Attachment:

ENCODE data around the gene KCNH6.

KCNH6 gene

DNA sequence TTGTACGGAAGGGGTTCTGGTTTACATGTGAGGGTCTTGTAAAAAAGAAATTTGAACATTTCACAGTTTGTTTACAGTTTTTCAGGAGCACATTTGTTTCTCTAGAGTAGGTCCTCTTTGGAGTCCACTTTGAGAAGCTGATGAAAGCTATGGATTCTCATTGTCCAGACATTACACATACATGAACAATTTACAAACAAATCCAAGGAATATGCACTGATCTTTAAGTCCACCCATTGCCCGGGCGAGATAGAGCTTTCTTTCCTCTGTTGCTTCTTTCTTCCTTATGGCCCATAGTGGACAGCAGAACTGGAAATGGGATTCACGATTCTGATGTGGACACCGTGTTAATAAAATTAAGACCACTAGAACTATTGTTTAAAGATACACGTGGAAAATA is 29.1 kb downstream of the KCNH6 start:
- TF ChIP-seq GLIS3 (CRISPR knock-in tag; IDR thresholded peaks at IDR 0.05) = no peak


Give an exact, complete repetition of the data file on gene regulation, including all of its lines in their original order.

ENCODE data around the gene KCNH6.

KCNH6 gene

DNA sequence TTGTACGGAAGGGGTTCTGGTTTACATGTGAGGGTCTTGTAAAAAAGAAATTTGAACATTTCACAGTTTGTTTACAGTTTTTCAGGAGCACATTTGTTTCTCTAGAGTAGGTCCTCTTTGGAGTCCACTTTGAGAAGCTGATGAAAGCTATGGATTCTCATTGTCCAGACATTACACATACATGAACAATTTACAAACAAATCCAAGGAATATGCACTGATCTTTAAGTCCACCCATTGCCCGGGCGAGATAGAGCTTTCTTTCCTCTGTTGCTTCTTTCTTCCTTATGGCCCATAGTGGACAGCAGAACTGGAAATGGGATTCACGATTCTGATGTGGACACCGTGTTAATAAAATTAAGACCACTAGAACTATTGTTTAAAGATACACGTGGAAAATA is 29.1 kb downstream of the KCNH6 start:
- TF ChIP-seq GLIS3 (CRISPR knock-in tag; IDR thresholded peaks at IDR 0.05) = no peak